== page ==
Continuity is the buzzword as Vancouver Whitecaps FC open preseason, just under six weeks until their 2022 campaign begins with a Feb. 26 trip to the Columbus Crew’s Lower.com Field.

The interim tag is removed from head coach Vanni Sartini’s title after his 7W-2L-5D record in 2021 sparked an Audi MLS Cup Playoffs return following Marc Dos Santos’ dismissal in late August. The roster also looks largely the same, with fullback Bruno Gaspar the only true departure after his loan from Sporting CP expired and negotiations didn’t pan out. Central midfielder Janio Bikel is expected to exit soon also, CEO and sporting director Axel Schuster noted at training Monday, with Italian Serie B club Vicenza reported as his destination.

Otherwise, Vancouver’s running it back with confidence they can replicate last year’s successes.

“I always say, if you do too many changes there’s always the danger that you make things risky, at least for [the] first moment,” Schuster said. “We see that players need time to adapt to this league and now we have a good core group that has proven that they have adapted to the league, that they can perform at a high level, that they can help us to get results. So let us continue with them.”

That shows in Vancouver’s only newcomer (so far) being defender Tristan Blackmon, acquired via an Expansion Draft trade with Charlotte FC after his selection from LAFC. Otherwise, those like attacking midfielder Ryan Gauld and striker Brian White – key midseason acquisitions from 2021 – are fully acclimated and rearing to reignite their chemistry.

U22 Initiative signing and highly-touted Ecuador youth international Pedro Vite is nearing his long-awaited debut, and Brazilian midfielder ​​Caio Alexandre is returning from a metatarsal fracture in his left foot. Another U22 Initiative signing, Colombian youth international Deiber Caicedo, is emerging from a strong first season, and Serbian international center back Ranko Veselinovic is established within the side.

The list goes on with goalkeeper Maxime Crepeau a big part of Canada’s push for a Qatar 2022 World Cup spot, Jamaican international fullback Javain Brown a rising talent, Colombian attacker Cristian Dajome looking to build upon a 10g/5a season and homegrown striker Theo Bair back from a loan in Norway's first division.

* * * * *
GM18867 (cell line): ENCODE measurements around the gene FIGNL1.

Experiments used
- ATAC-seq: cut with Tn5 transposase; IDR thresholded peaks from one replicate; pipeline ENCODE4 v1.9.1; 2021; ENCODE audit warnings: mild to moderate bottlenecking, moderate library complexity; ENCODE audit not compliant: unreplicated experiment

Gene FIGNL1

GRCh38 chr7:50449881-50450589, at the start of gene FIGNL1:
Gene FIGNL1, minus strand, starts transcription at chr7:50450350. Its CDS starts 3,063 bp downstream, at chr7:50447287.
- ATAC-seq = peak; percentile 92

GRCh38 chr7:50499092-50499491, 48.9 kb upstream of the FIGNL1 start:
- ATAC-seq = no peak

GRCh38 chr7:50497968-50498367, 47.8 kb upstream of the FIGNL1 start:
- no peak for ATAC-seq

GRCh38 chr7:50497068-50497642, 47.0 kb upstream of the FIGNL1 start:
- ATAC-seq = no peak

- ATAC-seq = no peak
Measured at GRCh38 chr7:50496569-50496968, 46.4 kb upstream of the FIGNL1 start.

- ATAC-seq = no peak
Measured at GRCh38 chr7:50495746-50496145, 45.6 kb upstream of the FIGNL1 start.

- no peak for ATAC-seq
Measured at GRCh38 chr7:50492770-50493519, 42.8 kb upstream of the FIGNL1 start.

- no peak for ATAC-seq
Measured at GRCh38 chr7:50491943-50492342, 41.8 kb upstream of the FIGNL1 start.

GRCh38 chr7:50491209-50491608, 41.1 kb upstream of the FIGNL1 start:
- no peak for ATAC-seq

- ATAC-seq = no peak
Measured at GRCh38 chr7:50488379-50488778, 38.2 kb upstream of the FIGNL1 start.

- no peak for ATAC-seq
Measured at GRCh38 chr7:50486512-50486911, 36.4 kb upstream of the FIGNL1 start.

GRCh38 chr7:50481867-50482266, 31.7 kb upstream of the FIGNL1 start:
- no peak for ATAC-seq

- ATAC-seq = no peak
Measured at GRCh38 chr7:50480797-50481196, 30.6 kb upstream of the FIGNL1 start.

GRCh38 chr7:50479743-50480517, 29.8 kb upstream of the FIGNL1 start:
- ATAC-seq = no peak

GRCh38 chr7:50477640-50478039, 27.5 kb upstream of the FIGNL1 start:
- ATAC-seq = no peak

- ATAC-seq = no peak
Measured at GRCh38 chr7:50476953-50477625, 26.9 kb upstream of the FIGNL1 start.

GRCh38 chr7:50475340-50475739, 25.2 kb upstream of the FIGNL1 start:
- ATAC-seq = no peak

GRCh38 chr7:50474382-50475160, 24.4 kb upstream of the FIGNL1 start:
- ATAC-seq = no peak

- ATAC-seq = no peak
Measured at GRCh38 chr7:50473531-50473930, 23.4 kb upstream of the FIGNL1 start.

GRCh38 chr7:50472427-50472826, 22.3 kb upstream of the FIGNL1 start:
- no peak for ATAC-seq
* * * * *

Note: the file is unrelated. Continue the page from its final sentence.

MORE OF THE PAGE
After several years in flux, Vancouver’s troops have reached a stabilizing point.

“We think we are in a better place than we have been already in the second half of last season,” Schuster said, “and we also see a lot of flexibility that we still have to add other players without being or feeling rushed into doing something.”

The biggest questions surround striker Lucas Cavallini, one of two Designated Players alongside Gauld and Vancouver’s club-record transfer who arrived ahead of the 2020 campaign from Liga MX side Puebla. The Canadian international No. 9 dealt with injuries last year, and White became Sartini’s preferred starting striker after a midseason trade with the New York Red Bulls.

That’s ignited reports of renewed interest from Liga MX, though Schuster said they’re not looking to sell the 29-year-old and he’s “not convinced” by any offer. Sartini noted the forward remains in his plans, too.

“As I said a few days ago, we expect Lucas to come back stronger and better than he has been in the second half of last season,” Schuster said. “I think that he was a very impactful and important player in the first half before he went to the Gold Cup.”

However that situation unfolds, perhaps the biggest leveler for Vancouver is the expectation of playing a full season at BC Place. The 2020 season included home games at Portland’s Providence Park due to the COVID-19 pandemic, while 2021 required nearly a half-season of home games at Real Salt Lake’s Rio Tinto Stadium. In both instances, Canada-US border travel and quarantine periods were a major concern.

Now, anticipating a full 17 regular-season home slate in British Columbia, the Whitecaps aren’t facing as many complications.

“I would say that’s probably the most important, that we are home and we can stay here and even when the season starts we will be here at home. That will be good,” Sartini said. “Even for the preseason, I think with all the things that are happening now with this COVID disruption and everything, the choice that we made to stay the first couple of weeks here at home, it’s going to give us the possibility to prepare very well and lay the foundation to start the season as best as we can.”

What could that all lead to in 2022? Gauld didn’t make any bold proclamations when asked, aside from highlighting a desire to host a home playoff game. Last year, they fell in Round One at Sporting Kansas City despite carrying a six-game unbeaten streak into the postseason.

Sartini kept a narrow view, too, acknowledging the parity-filled nature of MLS. As the Italian manager knows well, a club’s fortunes can change quickly.

“It’s very hard in MLS to say the goal because the league is so tight from the first position to the last position that I think the team that arrived first last year can arrive last and the team that arrived last last year can arrive first,” Sartini said. “It doesn’t happen in any other league. So I think the objective for us is to really keep trying to improve and keep playing better. Then week by week trying to make as many points as possible. If we do this, we’ll be happy at the end of the season for sure.”